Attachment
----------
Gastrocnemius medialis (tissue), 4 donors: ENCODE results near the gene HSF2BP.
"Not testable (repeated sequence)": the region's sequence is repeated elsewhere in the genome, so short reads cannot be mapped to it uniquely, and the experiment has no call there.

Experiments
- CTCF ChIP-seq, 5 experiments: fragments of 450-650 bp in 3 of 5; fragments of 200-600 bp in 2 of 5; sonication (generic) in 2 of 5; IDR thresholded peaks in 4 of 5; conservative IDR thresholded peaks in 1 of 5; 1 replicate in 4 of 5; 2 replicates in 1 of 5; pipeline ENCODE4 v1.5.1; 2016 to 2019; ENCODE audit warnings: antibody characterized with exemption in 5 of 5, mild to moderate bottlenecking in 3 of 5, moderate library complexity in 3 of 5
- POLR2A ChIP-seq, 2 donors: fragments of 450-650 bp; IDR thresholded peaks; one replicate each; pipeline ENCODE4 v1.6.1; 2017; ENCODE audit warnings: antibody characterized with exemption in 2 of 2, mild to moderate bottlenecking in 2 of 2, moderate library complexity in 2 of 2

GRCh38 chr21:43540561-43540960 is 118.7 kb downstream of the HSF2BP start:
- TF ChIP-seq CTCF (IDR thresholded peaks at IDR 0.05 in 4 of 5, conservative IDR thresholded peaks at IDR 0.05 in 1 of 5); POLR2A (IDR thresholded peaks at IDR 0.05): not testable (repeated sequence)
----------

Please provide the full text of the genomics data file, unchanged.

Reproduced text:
Gastrocnemius medialis (tissue), 4 donors: ENCODE results near the gene HSF2BP.
"Not testable (repeated sequence)": the region's sequence is repeated elsewhere in the genome, so short reads cannot be mapped to it uniquely, and the experiment has no call there.

Experiments
- CTCF ChIP-seq, 5 experiments: fragments of 450-650 bp in 3 of 5; fragments of 200-600 bp in 2 of 5; sonication (generic) in 2 of 5; IDR thresholded peaks in 4 of 5; conservative IDR thresholded peaks in 1 of 5; 1 replicate in 4 of 5; 2 replicates in 1 of 5; pipeline ENCODE4 v1.5.1; 2016 to 2019; ENCODE audit warnings: antibody characterized with exemption in 5 of 5, mild to moderate bottlenecking in 3 of 5, moderate library complexity in 3 of 5
- POLR2A ChIP-seq, 2 donors: fragments of 450-650 bp; IDR thresholded peaks; one replicate each; pipeline ENCODE4 v1.6.1; 2017; ENCODE audit warnings: antibody characterized with exemption in 2 of 2, mild to moderate bottlenecking in 2 of 2, moderate library complexity in 2 of 2

GRCh38 chr21:43540561-43540960 is 118.7 kb downstream of the HSF2BP start:
- TF ChIP-seq CTCF (IDR thresholded peaks at IDR 0.05 in 4 of 5, conservative IDR thresholded peaks at IDR 0.05 in 1 of 5); POLR2A (IDR thresholded peaks at IDR 0.05): not testable (repeated sequence)